How Did Brexit Happen?
19 March, 2019

How Did Brexit Happen?

As a supplemental to our Brexit Calculator, we have released a brief passage detailing the time from the rise of UKIP to May's ascendancy in the Conservative Party. We hope you find it useful.

Let's go back to the summer of 2014 in the UK. You're sitting in your garden, enjoying one of their few days of summer. Life is pretty good. The world seems to have finally recovered from the 2008 financial crisis. The World Cup is on, with Brazil suffering their humiliating 7-1 defeat on home soil. There's some news of ISIS in the Middle East, but that's nothing to worry about, right? You check Facebook. You see another video of Nigel Farage, standing in a pub, pint in hand, big smile across his face. And why wouldn't he be happy? He and his party, UKIP (United Kingdom Independence Party), had just won 166 seats and 17 % of the vote in the 2014 local elections, and had, in fact, won that years EU MEP election with 26.6 % of the vote, securing UKIP's spot as a major player in UK politics. He'd be mad not to be grinning ear to ear.

UKIP has been growing steadily in support over the last 10 years. What was once a single issue party (that issue being the UK's immediate withdrawal from the EU) has been steadily taking voters from the main parties for years. Whenever the Tories under Cameron moved a little further to the left, Farage waited with open arms. When Labour began focusing their attention on the ever-growing middle-class, UKIP was right there in the pub with the politically disenfranchised lower classes. This emerging base of support gave UKIP the confidence to diversify its policies. It started calling for the end of the inheritance tax, cutting the size of Westminster and came up with its own immigration policy.

This worried the political elites in Westminster. Having to compete against another party for votes in a first past the post voting system meant that one of them was going to lose, as maths dictates this system tends toward a two-party system. The Conservatives, seeing a new opponent spring up to their right while they battled Labour to the left, were at risk that they would become sandwiched between the two. There was also dissent within the ranks of the Tory party, a growing number of MPs were voicing their concern about the UK's role in the EU. Some had even left the Tory party to join UKIP. So, they came up with an ingenious solution to kill two birds with one stone. We'll give them what they want. Next general election, a vote for the Conservatives would be a vote for a referendum to leave the EU.

And so the stage was set. After a fierce election campaign, where the main talking point was not the referendum but austerity, the British people turned out on the 7th May 2015 to vote in what would turn out to be the most unrepresentative election in UK history. Firstly, Labour was gutted in Scotland, with the SNP (Scottish National Party) winning 56 of their 59 seats, a success rate of 94.9 %. With 36.9 % of the vote, the Conservatives gained a majority, that is, 50.8 % of the seats in Parliament. It was also the end for UKIP. Receiving 12.6 % of the vote, but only gaining 0.2 % of the seats, Farage resigned, citing that his job was done. UKIP's political prominence perished post this election. It turns out that having a bigger party deal with your main issue really puts you out in the political wilderness. But the deed was done, the referendum was set.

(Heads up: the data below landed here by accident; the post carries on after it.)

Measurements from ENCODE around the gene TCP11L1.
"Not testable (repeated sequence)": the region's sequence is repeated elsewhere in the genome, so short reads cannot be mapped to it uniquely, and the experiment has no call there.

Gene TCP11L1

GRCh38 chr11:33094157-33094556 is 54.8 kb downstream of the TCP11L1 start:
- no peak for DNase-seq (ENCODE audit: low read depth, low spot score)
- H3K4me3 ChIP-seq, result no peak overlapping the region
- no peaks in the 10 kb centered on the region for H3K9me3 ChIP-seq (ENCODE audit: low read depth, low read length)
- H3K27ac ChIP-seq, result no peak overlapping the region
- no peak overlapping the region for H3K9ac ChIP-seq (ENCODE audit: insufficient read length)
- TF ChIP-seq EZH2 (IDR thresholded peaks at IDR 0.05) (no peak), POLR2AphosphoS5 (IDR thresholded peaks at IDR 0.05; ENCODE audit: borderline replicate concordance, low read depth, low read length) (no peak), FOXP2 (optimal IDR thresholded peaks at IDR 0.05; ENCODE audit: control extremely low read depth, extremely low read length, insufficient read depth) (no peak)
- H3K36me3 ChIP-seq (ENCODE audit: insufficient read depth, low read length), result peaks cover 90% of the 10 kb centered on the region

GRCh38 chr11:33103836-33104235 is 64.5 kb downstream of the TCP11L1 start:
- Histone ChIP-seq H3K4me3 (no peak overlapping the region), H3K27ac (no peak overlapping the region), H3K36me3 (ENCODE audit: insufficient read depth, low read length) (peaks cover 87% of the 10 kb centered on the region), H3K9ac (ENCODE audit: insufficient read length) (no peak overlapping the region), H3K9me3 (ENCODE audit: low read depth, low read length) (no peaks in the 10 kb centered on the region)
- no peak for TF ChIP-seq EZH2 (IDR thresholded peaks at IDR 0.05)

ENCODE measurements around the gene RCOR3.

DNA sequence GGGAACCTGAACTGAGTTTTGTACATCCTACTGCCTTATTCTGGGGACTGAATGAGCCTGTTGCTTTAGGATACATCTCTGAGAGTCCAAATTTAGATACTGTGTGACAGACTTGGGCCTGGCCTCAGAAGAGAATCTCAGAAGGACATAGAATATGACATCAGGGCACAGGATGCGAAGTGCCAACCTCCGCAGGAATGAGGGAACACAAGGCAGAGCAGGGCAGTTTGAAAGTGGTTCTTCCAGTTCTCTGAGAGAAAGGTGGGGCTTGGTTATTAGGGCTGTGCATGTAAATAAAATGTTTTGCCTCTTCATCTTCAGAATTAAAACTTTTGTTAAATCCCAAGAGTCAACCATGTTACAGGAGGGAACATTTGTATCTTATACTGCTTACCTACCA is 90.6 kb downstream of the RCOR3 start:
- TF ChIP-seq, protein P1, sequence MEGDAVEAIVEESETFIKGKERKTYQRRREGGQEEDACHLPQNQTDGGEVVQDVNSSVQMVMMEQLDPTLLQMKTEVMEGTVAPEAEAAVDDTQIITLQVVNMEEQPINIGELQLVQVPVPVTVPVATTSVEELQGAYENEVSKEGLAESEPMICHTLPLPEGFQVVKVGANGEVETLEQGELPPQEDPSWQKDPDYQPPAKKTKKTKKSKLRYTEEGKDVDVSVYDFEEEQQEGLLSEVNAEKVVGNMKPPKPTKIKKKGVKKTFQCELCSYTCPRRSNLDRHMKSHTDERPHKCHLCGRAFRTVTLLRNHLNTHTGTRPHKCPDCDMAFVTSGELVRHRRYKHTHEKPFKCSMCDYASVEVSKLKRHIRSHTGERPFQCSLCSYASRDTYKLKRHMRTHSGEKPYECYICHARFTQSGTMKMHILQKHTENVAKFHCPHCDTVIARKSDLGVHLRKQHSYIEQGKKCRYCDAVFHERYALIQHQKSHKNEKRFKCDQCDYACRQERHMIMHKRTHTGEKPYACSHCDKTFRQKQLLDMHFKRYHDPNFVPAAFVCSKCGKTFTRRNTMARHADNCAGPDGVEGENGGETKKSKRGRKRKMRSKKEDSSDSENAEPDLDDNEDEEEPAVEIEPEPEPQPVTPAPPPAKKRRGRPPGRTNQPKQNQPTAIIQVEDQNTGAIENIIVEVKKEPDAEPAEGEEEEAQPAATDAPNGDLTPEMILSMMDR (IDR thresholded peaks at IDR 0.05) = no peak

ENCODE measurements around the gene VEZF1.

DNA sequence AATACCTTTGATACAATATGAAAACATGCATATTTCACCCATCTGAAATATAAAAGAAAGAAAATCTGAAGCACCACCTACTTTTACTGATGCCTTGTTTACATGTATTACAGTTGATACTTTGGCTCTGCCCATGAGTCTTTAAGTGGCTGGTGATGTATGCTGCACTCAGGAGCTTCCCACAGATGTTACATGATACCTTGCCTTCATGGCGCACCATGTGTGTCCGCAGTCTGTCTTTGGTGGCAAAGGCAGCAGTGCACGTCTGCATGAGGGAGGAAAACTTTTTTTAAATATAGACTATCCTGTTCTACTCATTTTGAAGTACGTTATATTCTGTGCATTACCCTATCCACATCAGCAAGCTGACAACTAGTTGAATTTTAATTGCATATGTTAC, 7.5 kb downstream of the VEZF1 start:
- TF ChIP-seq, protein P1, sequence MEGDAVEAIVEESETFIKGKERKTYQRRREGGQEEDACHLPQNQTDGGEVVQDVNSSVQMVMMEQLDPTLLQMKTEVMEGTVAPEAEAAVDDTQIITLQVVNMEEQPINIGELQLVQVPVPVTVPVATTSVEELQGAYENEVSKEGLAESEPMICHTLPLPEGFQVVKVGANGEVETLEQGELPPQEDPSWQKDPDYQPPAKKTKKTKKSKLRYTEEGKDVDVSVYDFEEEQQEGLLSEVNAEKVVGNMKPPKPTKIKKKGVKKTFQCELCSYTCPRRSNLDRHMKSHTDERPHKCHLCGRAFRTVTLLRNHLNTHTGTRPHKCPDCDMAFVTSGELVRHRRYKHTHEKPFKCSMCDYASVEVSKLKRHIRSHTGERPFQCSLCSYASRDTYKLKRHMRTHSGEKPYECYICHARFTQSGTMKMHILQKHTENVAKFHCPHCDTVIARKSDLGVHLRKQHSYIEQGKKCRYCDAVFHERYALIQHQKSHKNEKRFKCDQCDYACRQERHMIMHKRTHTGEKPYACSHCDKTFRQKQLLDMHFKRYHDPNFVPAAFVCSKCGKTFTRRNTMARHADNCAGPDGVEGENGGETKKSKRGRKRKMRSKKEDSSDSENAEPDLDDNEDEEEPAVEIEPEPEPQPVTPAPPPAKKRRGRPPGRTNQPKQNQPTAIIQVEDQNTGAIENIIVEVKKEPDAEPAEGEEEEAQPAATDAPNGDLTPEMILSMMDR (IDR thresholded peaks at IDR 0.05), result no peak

The Tories caused this referendum, but were they really in favour of it? Of course, there were enough Eurosceptics among them to force Cameron into promising the referendum, but there were plenty who were in support of Europe. Being big benefactors of business, it seems unlikely that putting up barriers between suppliers and consumers is among their ideals. The Conservative party was officially neutral on the issue of Brexit when the campaign for the referendum started, but MPs had to choose a side once the campaigns began. Whether that was for their lofty ideals of a Britain free from the yoke of Brussels, or as an attempt to angle themselves as a potential PM in the post-Brexit parliament (cough cough Boris Johnson cough cough).

As we all know, on the 23rd June 2016 the UK voted by a narrow margin to leave the EU. David Cameron, being the strong statesman he is, resigned immediately. Was this because he was personally in favour of remain? Possibly. Was it because he realised that leading a country through the process of leaving the worlds biggest trading block, something that had never been done before, was political suicide? More likely.

Enter Theresa May. As Home Secretary, she championed the Snoopers Charter, dissolved ASBOs and restricted immigration. Although she had personally voted to remain in the referendum, she likely saw the resignation of Cameron as an opportunity to get Brexit on her terms, and maybe to fulfil some greater ambition to become Prime Minister. During the ensuing Conservative leadership election, May was in favour of allowing "British companies to trade with the single market in goods and services" while rejecting any deal that "involves accepting the free movement of people as it has worked hitherto." Her other main stance was the UK withdrawal from the jurisdiction of the European court of justice. May won the first and second ballots of MPs, due to her support from Remain wing of the Tory party. After her last remaining opponent, Andrea Leadsom, withdrew her candidacy, May was confirmed as leader of the Conservatives and on the 13th May 2016 she was invited by the Queen to succeed Cameron.